Abandonment is not a liability issue as long as the physician will be treating the same patient population. It does present a problem if, for example, the physician decides to stop serving some segment of the existing patient population (e.g., patients not covered by certain health plans or patients not covered under some new scope of treatment). In such situations, physicians must notify patients of the practice transition.
Where assets are sold to a practice management corporation, one might argue that no notification is necessary because the asset sale should not, at least in theory, alter the underlying medical practice. The American Medical Association has taken the opposite position. AMA policy states:
When a private medical practice is purchased by corporate entities, patients going to that practice shall be informed of this ownership arrangement by the corporate entities and/or by the physician. (p. 302)
Such notification is consistent with the Principles of Medical Ethics that state "Physicians shall deal honestly with patients. ..." (Id., p. 66) The AMA Council on Member Services noted in 1995 that "there is no conclusive evidence that specific ownership arrangements result in significant differences in utilization," but also noted that an ownership change "has the potential to disrupt the physician's normal, everyday operations, and that such disruption may extend into physicians' relationships with their patients." (American Medical Association, House of Delegates Proceedings, June 18-22, 1995, pp. 249-250.) This is the rationale for the above-quoted policy.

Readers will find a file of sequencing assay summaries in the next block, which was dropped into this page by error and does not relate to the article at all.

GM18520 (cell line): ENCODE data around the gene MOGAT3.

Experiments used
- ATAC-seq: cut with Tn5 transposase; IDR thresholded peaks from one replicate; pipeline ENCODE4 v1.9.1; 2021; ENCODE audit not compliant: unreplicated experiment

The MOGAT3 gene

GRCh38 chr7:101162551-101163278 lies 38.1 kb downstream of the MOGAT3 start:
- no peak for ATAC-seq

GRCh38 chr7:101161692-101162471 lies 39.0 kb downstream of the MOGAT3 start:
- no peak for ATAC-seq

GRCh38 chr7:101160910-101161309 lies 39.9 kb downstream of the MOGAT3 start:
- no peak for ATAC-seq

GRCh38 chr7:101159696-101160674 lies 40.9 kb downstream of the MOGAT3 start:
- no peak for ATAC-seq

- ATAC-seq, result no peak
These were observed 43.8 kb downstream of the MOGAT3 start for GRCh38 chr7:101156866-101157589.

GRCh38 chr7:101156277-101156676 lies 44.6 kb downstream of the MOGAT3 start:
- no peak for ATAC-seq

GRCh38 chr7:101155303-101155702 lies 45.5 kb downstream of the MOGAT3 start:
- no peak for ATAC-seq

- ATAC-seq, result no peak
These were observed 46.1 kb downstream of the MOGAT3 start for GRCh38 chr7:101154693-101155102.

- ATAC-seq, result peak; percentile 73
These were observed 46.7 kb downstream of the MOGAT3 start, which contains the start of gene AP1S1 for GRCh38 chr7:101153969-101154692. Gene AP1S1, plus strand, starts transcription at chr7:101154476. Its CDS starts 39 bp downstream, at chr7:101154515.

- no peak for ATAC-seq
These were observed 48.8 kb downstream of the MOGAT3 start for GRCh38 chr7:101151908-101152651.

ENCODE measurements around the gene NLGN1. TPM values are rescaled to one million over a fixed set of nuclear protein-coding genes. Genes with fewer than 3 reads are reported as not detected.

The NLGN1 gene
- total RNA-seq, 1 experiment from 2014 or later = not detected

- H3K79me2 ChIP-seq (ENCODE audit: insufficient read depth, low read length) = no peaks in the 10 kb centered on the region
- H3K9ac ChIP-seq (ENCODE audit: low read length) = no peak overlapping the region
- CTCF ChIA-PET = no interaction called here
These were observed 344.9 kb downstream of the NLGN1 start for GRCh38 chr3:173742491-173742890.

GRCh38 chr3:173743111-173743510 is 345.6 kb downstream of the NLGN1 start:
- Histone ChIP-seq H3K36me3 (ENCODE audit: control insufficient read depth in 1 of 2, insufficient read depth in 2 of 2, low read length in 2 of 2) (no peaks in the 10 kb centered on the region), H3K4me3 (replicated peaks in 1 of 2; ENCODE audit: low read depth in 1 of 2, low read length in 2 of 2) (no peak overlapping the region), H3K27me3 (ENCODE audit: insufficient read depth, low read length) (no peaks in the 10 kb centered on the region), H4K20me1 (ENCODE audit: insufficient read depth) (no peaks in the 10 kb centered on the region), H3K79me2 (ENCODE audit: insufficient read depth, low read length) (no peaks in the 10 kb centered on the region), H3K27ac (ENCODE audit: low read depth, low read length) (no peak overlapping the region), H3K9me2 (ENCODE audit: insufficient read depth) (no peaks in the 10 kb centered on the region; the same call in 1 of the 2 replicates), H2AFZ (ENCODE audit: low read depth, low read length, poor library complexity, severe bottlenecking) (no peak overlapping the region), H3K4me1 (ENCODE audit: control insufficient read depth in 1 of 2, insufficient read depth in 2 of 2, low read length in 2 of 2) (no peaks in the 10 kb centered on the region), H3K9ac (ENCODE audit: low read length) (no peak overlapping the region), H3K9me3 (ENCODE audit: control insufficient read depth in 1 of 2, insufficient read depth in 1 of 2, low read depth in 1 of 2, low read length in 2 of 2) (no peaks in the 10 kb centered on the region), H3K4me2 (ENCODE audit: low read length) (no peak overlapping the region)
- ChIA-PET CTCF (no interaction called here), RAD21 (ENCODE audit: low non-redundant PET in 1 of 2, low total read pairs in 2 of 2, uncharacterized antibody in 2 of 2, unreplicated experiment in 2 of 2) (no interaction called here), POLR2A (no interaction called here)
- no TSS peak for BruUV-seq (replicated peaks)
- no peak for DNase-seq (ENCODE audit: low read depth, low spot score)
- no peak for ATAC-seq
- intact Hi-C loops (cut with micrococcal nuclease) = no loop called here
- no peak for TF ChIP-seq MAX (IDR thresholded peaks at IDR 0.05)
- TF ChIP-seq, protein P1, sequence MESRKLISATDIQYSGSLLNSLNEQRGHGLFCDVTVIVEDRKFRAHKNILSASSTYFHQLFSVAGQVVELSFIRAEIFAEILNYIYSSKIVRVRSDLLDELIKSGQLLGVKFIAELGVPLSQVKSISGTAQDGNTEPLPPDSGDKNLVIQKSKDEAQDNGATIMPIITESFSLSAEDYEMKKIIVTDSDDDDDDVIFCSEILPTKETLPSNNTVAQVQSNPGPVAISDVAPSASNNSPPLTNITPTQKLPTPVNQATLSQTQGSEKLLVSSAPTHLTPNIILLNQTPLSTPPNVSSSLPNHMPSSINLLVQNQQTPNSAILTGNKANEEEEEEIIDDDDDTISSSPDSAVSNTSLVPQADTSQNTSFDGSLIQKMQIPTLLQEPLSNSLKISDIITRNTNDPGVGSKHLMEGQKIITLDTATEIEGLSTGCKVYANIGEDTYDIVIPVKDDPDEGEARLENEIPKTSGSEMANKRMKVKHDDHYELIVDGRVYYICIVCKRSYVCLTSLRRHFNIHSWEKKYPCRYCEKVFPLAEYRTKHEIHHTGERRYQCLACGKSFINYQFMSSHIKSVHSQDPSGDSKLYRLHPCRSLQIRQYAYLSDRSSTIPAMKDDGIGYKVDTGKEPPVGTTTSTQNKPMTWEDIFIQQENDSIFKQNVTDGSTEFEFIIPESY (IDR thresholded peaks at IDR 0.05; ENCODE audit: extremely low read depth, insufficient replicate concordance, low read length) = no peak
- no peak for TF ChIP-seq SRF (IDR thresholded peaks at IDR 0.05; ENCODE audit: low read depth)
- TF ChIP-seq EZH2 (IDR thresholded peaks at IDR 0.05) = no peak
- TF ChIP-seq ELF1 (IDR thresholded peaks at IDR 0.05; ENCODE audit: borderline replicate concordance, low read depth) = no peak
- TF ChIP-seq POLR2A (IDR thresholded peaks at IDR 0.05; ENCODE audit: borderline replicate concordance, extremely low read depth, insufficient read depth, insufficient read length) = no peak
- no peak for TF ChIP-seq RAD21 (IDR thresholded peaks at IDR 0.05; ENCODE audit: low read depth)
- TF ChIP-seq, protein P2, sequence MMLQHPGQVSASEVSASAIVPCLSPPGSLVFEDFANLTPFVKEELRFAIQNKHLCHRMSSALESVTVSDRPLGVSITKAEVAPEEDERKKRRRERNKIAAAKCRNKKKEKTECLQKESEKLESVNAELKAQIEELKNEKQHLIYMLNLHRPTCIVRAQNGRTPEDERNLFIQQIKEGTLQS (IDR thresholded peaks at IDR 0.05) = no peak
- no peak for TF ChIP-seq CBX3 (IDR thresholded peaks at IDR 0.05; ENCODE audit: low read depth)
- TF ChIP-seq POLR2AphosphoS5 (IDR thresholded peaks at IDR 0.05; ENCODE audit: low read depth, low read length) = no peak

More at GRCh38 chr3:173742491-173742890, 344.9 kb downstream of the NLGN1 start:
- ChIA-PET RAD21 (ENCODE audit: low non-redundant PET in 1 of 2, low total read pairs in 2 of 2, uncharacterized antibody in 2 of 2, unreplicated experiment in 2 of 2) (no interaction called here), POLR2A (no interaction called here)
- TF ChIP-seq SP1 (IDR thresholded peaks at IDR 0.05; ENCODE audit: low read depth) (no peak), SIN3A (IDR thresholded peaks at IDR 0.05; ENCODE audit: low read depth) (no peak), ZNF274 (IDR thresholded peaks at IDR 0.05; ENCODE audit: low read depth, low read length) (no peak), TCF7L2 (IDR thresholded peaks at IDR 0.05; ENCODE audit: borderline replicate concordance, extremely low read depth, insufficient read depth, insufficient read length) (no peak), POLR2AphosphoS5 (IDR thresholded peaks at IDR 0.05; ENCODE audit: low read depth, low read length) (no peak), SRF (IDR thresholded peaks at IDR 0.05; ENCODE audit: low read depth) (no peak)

Although the "corporate practice of medicine" case law doctrine in Texas usually results in the selling of the assets of a practice rather than the practice itself, patient notification of medical practice transitions is still advisable in Texas.
When a practice transition involves a physician's affiliation with a larger group, patients who normally received their medical care from a solo practitioner may be confused by the new arrangement. In such circumstances, patient notification of the affiliation also is consistent with medical ethics rules. A physician may place a newspaper advertisement announcing the merger of two medical practices or post a notice in the physician's office to announce an asset sale.
Whether you are planning to retire soon or just considering a professional practice change, TMA's new publication, Transitions: Legal Considerations in Selling or Closing a Medical Practice , will be of interest to you. Written by Hugh M. Barton, JD, the book covers notification of patients and employees, valuation of a medical practice, legal issues in practice sales, retention of medical records, dealing with subpoenas and legal issues after retirement, and information on TMA membership and benefits after retirement. For information and to order, contact the TMA Knowledge Center at (800) 880-7955.
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